What were they dependent on?
Have a look at this recent paperWhat were they dependent on?
several recent papers are engaged in weakening this assumption. I don't remember if Ashtekar mentioned this. Just curious, did you happen to have a look at "The Issue of the Beginning"?In the LQG framework (loop quantum cosmology) the existing universe is assumed as a given homogeneous and isotropic space-time,
I think this misses the main point. There is no way avoid the question of a model's basic conditions---prime fundamental assumptions---call it what you will. These conditions just don't have to be anchored to a particular moment in time. Every physical model has basic underlying assumptions. There can be a moment in time when they they suddenly take effect (a 'beginning' located in time) or they can have always been in effect.and the equations that follow from this reduction to minisuperspace allow to trace backwards the evolution of the universe beyond the classicalsingularity. It seams to me that for such a procedure no initial conditions are needed.
I think you are mistaken if you think that, to be fundamental, a model must address conditions at some particular instant of time that you think is 14 billion years ago. LQC has a bounce and continues on back past that time. Of course one can always ask "What were conditions like at the bounce?" and that would play somewhat the same role as asking what were the initial conditions....Personally I think that the question about initial conditions is a necessary one for every model that claims to be fundamental. If the model does avoid this question then it seams to me that something is wrong, at least, the model cannot be fundamental. ...
Yes, this is exacly the point. I do see reasons that make eternal models unphysical.There is no rule that says cosmological models must have a beginning located at some particular instant of time. Ashtekar's point is that the pendulum is swinging back.
I agree. I would be happy to see some experimental confirmation of any of the quantum gravity theories that currently postulate quantum cosmological models.I expect in this case we will just have to let Nature decide for us what is required for a model to be fundamental.
But you can always find a point in time farther away than any other. Consider that you "travel" with finite "speed" along the real line. In the same way that you will never reach infinity from any definite real value, how can you assume that any definite real value can be reached starting from (past) infinity (or having an infinite amount of time before it)?1. on an infinite timeline there is no point at infinity. all points are a finite distance away. the issue of something "at infinity" whose effects cannot reach us, and suchlike issues, don't seem to me to arise at all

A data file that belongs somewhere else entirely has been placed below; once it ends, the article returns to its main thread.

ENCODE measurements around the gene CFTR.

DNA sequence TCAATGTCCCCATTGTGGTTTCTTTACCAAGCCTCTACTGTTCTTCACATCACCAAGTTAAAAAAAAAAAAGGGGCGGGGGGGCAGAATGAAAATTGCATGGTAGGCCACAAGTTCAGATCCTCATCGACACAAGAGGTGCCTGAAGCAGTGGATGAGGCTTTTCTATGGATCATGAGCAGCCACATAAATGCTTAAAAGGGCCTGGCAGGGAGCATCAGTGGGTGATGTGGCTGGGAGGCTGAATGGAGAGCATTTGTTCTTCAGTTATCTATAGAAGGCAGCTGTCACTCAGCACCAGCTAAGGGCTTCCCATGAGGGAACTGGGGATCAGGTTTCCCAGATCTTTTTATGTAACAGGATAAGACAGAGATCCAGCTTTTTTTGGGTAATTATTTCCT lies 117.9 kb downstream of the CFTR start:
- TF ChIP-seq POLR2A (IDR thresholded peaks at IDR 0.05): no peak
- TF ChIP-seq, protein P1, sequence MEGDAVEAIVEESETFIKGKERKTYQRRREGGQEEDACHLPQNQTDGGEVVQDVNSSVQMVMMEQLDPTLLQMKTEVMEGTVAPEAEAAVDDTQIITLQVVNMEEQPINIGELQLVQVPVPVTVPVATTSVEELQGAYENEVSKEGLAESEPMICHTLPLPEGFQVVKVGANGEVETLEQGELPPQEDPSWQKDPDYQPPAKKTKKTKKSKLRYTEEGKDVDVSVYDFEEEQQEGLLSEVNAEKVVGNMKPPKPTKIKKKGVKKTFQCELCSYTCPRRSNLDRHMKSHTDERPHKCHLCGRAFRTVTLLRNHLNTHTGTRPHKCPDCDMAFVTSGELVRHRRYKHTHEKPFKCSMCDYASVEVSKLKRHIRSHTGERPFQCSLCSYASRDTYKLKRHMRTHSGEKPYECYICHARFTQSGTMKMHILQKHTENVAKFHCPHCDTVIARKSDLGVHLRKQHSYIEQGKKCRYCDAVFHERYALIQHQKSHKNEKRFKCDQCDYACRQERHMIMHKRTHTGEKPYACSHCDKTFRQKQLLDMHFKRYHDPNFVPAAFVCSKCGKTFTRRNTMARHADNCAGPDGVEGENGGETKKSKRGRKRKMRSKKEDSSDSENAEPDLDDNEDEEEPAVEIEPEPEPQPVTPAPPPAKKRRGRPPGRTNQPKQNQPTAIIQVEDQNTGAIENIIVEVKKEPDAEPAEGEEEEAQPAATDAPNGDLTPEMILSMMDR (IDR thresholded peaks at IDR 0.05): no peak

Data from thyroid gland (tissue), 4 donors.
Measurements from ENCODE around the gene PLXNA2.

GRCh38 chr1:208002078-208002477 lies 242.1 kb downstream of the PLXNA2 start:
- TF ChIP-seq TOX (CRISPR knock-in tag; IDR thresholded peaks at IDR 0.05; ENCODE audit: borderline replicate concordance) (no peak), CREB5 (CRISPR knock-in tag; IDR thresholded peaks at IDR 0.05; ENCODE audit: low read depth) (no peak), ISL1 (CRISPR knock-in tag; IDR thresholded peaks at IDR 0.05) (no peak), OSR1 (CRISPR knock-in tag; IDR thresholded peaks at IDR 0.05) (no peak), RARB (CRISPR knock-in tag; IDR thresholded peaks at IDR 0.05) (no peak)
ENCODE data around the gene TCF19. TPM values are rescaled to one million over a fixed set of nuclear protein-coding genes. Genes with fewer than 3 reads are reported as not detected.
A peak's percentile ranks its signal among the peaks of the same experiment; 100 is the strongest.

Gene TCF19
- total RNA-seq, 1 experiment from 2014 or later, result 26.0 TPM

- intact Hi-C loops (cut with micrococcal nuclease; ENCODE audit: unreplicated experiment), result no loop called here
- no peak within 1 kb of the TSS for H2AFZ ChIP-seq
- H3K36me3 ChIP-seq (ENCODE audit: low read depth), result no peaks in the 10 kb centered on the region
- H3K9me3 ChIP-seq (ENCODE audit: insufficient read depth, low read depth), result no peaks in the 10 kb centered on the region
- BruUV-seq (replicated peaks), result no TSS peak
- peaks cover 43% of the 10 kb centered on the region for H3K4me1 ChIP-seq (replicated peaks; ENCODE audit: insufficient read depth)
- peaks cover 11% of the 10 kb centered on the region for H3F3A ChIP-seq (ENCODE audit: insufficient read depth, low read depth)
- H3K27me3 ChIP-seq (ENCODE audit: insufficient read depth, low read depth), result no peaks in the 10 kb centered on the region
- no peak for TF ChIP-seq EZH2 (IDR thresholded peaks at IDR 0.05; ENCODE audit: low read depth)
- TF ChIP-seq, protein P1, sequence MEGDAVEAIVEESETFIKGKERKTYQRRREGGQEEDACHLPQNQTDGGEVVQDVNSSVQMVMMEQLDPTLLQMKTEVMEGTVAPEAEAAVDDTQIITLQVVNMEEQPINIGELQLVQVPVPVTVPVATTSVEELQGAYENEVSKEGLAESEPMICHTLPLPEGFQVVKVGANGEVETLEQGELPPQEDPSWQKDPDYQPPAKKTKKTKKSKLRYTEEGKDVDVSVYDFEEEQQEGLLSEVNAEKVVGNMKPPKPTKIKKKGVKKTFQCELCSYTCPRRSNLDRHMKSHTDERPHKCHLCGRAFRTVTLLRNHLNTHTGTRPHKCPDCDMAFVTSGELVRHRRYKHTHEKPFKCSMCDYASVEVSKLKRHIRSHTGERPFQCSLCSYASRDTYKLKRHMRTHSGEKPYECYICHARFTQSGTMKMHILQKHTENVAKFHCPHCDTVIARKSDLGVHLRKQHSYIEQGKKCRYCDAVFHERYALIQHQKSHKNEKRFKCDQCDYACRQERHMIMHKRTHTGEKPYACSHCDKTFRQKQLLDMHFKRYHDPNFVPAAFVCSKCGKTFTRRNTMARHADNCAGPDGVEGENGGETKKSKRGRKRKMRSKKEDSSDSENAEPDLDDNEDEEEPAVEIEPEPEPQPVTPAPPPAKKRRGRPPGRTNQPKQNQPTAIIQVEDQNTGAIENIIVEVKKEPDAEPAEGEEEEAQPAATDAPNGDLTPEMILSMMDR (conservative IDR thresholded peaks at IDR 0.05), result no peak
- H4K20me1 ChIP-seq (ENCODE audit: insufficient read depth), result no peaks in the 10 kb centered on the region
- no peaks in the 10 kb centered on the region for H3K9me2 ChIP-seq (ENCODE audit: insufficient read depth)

Glad you are interested, hellfire!I will search for this Penrose lecture, thanks.
How could something atemporal (in the sense of a non-changing state) ever become temporal. How could the universe emerge from a non-existent state?Yes, this is exacly the point. I do see reasons that make eternal models unphysical.
First, eternal models seam not to be according to the second law of thermodynamics. But this might be a minor issue. If time streches back to an infinite past, and the causal sequence of events does not follow infinitely fast, how can present time have been reached? Consider for example an body located at infinite distance. It may start approaching us, but an infinite distance will never become shorter and even after infinite time the body will not reach us. To my eyes this situation with an infinite distance is a similar problem than an infinite time. Infinite time and infinite distance make no sense in physics.
Of couse this is my personal view and I agree with you that infinite models, spatial and temporal, are usually postulated without taking care about this issues. The flat infinite classical Friedmann model is the best example of this. However, I believe that this is only a model and I don't think the questions I addressed above are irrelevant. In my oppinion our cosmological models are just too simple. It is usually extrapolated from physics (general relativity of quantum gravity) to cosmology without taking care about the special conditions, initial conditions and boundary conditions, that must hold for a truly fundamental cosmological model.
From this point of view initial conditions are a fundamental issue in any fundamental cosmology. I believe that any fundamental cosmology must describe a universe that emerges from an atemporal state. Of course it may turn out that postulating initial conditions as an add-on to the laws is not necessary if the equations of motion provide a unique solution.